Ukraine receives more Stinger missiles from the US at a key moment

On March 12, under the Presidential Drawdown Authority, the United States announced a $300 million aid allocation to Ukraine.

This aid focuses mainly on the supply of essential ammunition to Ukraine, highlighting among the arsenal sent the Stinger anti-aircraft missiles, critical for ground-to-air defense operations.

The timing of this aid is crucial, given Russia’s recent escalation of air activities. Russian air forces have played a key role in the renewed offensive, providing air cover for its ground troops and piercing Ukraine’s defenses. To counter this and preserve its sovereignty, Ukraine considers it imperative to intercept these aircraft, with Stinger missiles being a vital element in this strategy.

Developed by General Dynamics and in service since 1981, FIM-92 Stinger missiles are an essential component of the defensive capabilities of not only the United States but also the world’s armed forces.

These missiles use infrared guidance technology to detect and track the heat emitted by aircraft engines, giving them great precision when setting their targets. Although current aircraft can apply countermeasures, the intense thermal signature of their engines makes them only partially effective.

A clear advantage of the Stinger is its portability. Housed in a 1.5-meter launch tube, the entire system weighs approximately 15 kg, allowing a single Marine to transport and operate it autonomously in theater.

The Ukrainian arsenal of Stinger missiles has been declining despite previous deliveries by the United States and allies such as the Netherlands, Italy, Latvia, Lithuania and Germany, which numbered more than 2,000 units before the war. The intensive use of these systems in the current war has been widely documented, including visual records of downed Russian aircraft.

Reinforcement of Ukrainian air defense with Stinger missiles

Although Ukraine has more complex anti-aircraft systems, the Stingers offer a differential advantage: their mobility and the minimum training required for their use. This characteristic makes them ideal for strategic dispersal along the extensive battlefront.

With the front line stretched across Donetsk and Luhansk provinces, a Stinger operator turns out to be a less noticeable target compared to more voluminous air defense installations.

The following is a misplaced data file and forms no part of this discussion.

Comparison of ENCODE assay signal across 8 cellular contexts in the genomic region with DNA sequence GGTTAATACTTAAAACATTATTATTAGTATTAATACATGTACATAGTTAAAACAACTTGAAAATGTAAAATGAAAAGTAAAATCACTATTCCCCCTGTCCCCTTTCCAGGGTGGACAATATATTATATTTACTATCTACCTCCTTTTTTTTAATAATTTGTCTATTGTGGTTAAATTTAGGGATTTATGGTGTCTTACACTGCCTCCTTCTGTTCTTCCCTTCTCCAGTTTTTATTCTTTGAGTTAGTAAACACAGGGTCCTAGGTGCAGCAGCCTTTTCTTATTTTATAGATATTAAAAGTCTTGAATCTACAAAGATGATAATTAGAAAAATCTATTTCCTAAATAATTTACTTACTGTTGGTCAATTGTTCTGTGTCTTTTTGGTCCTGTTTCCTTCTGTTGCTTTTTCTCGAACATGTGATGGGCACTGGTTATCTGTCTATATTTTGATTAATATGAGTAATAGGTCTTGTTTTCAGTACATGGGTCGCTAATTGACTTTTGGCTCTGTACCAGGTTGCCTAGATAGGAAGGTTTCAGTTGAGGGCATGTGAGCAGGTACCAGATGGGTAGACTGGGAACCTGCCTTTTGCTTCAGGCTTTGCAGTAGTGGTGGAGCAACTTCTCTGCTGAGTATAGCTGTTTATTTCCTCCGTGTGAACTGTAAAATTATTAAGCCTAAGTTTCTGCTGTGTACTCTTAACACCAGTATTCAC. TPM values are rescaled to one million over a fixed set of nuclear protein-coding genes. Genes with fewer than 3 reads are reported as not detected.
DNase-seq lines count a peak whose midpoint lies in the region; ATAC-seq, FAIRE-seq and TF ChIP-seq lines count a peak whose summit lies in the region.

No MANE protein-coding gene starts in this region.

The available Stinger arsenal is depleted in the face of increased Russian air activities, reflected in a growing number of intercepted Russian aircraft.

Although Oryxspioenkop reports indicate the destruction of a moderate number of Russian aircraft since the beginning of the year, Ukrainian authorities report higher numbers, demonstrating notable effectiveness in the use of these missiles.

This shows that, despite the casualties suffered, the Russian military maintains a considerable air fleet, which, until the recent increase in the offensive, had been underutilized.

Key to advancing through minefields

The increase in Russian air activity could be directly related to the complex ground defense systems implemented by Ukraine, which include minefields designed to slow the advance of Russian troops. Ukraine has deployed a drone surveillance network over these fields, identifying and marking Russian units trying to overcome these obstacles. These units are subsequently targeted by Ukrainian artillery, positioned outside the effective range of Russian artillery to avoid counterattacks.

In this context, Russian forces are forced to neutralize both Ukrainian surveillance drones and their artillery to ensure passage through the minefields. The superiority in drone technology on the Ukrainian side has led Russia to opt for the strategy of using its air force to attack Ukrainian artillery directly.

As Russian units approach Ukrainian mine barriers, Russian fighter jets are deployed to locate and neutralize Ukrainian artillery batteries. This tactic follows a similar strategy planned by Ukraine, which was limited by the lack of aircraft to implement it in the face of Russian obstacles.

The supply of Stinger missiles to Ukraine becomes a decisive factor in this context. Russian aircraft, in close support of its ground forces, are a priority target for these anti-aircraft missiles. Although the most advanced Russian aircraft have countermeasures that can reduce the effectiveness of the Stingers, the simple fact of having to perform evasive maneuvers to avoid being shot down prevents them from being able to carry out precise attacks against the Ukrainian artillery, temporarily neutralizing them.

In this war, which has become a war of attrition, the ability to overcome defensive barriers is essential. Russia’s need for close air support to breach Ukrainian defenses contrasts with Ukraine’s ability to regain airspace dominance with the integration of more Stinger missiles, which could be decisive in slowing Russian offensive momentum.